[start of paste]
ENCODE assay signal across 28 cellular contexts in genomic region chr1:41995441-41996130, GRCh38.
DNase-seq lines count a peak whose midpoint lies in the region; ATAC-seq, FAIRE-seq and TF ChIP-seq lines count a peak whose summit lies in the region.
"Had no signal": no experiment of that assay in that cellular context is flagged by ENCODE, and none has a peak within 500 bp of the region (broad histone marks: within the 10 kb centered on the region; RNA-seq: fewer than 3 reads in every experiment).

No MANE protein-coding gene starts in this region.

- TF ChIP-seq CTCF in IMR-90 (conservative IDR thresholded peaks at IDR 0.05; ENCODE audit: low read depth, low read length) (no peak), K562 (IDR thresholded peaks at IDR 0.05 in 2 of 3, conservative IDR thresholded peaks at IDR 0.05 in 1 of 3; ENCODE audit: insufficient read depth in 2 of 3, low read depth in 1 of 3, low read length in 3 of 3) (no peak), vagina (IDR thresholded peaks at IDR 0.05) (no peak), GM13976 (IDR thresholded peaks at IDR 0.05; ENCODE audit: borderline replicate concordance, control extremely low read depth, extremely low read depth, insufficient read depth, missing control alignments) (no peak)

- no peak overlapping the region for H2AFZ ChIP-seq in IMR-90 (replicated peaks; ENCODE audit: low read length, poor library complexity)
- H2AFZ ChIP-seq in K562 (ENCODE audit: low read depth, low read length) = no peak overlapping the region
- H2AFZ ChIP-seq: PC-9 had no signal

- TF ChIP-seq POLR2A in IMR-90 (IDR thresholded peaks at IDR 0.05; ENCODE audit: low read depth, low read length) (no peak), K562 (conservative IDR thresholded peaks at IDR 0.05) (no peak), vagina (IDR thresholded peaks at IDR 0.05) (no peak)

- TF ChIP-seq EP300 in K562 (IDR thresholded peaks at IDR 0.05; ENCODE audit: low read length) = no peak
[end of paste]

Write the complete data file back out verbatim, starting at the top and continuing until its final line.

ENCODE assay signal across 28 cellular contexts in genomic region chr1:41995441-41996130, GRCh38.
DNase-seq lines count a peak whose midpoint lies in the region; ATAC-seq, FAIRE-seq and TF ChIP-seq lines count a peak whose summit lies in the region.
"Had no signal": no experiment of that assay in that cellular context is flagged by ENCODE, and none has a peak within 500 bp of the region (broad histone marks: within the 10 kb centered on the region; RNA-seq: fewer than 3 reads in every experiment).

No MANE protein-coding gene starts in this region.

- TF ChIP-seq CTCF in IMR-90 (conservative IDR thresholded peaks at IDR 0.05; ENCODE audit: low read depth, low read length) (no peak), K562 (IDR thresholded peaks at IDR 0.05 in 2 of 3, conservative IDR thresholded peaks at IDR 0.05 in 1 of 3; ENCODE audit: insufficient read depth in 2 of 3, low read depth in 1 of 3, low read length in 3 of 3) (no peak), vagina (IDR thresholded peaks at IDR 0.05) (no peak), GM13976 (IDR thresholded peaks at IDR 0.05; ENCODE audit: borderline replicate concordance, control extremely low read depth, extremely low read depth, insufficient read depth, missing control alignments) (no peak)

- no peak overlapping the region for H2AFZ ChIP-seq in IMR-90 (replicated peaks; ENCODE audit: low read length, poor library complexity)
- H2AFZ ChIP-seq in K562 (ENCODE audit: low read depth, low read length) = no peak overlapping the region
- H2AFZ ChIP-seq: PC-9 had no signal

- TF ChIP-seq POLR2A in IMR-90 (IDR thresholded peaks at IDR 0.05; ENCODE audit: low read depth, low read length) (no peak), K562 (conservative IDR thresholded peaks at IDR 0.05) (no peak), vagina (IDR thresholded peaks at IDR 0.05) (no peak)

- TF ChIP-seq EP300 in K562 (IDR thresholded peaks at IDR 0.05; ENCODE audit: low read length) = no peak